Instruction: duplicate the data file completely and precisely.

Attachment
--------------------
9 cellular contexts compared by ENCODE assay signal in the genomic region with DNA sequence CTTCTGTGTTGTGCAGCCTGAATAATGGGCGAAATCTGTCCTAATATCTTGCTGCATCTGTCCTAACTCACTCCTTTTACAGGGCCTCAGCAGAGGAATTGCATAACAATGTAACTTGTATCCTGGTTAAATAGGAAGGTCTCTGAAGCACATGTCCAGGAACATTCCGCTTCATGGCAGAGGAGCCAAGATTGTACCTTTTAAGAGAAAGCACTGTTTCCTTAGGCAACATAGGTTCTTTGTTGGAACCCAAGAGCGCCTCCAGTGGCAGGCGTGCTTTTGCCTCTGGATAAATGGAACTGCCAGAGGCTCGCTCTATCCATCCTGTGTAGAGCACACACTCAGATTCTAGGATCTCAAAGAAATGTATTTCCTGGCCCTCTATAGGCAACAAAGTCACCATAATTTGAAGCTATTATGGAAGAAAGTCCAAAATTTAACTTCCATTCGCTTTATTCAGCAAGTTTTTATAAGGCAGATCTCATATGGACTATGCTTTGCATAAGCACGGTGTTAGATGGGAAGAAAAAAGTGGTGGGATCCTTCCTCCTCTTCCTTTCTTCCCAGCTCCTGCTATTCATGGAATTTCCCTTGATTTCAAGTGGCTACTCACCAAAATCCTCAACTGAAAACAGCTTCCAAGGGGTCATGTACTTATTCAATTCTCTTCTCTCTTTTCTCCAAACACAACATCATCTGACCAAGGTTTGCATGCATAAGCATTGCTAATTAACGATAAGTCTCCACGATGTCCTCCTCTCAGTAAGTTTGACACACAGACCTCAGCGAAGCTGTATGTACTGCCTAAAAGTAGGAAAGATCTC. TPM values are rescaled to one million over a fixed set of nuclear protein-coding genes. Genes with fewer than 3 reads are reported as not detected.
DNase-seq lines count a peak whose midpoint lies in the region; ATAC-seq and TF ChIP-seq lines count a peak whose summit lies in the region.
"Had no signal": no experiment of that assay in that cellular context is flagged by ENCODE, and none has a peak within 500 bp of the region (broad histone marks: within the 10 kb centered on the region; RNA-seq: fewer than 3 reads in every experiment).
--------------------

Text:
9 cellular contexts compared by ENCODE assay signal in the genomic region with DNA sequence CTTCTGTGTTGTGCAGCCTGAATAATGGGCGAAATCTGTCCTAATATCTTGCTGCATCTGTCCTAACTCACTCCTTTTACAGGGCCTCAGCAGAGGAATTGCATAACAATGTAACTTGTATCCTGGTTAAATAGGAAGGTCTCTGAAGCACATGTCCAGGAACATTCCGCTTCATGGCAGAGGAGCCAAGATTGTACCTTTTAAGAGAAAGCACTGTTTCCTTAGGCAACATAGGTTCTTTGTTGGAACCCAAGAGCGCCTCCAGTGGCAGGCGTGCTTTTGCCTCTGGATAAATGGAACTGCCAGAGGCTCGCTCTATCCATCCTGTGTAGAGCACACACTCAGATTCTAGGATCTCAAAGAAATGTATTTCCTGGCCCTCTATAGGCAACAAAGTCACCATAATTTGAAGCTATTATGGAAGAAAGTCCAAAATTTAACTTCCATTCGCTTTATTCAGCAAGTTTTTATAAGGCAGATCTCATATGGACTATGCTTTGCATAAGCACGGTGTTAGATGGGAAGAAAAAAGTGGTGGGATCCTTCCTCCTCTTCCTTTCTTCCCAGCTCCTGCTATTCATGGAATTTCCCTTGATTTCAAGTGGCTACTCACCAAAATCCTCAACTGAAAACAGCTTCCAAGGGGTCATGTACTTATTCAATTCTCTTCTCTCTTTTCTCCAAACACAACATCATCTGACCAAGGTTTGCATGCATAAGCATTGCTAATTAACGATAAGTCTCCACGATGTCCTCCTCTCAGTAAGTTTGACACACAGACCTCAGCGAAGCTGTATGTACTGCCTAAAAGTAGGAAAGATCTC. TPM values are rescaled to one million over a fixed set of nuclear protein-coding genes. Genes with fewer than 3 reads are reported as not detected.
DNase-seq lines count a peak whose midpoint lies in the region; ATAC-seq and TF ChIP-seq lines count a peak whose summit lies in the region.
"Had no signal": no experiment of that assay in that cellular context is flagged by ENCODE, and none has a peak within 500 bp of the region (broad histone marks: within the 10 kb centered on the region; RNA-seq: fewer than 3 reads in every experiment).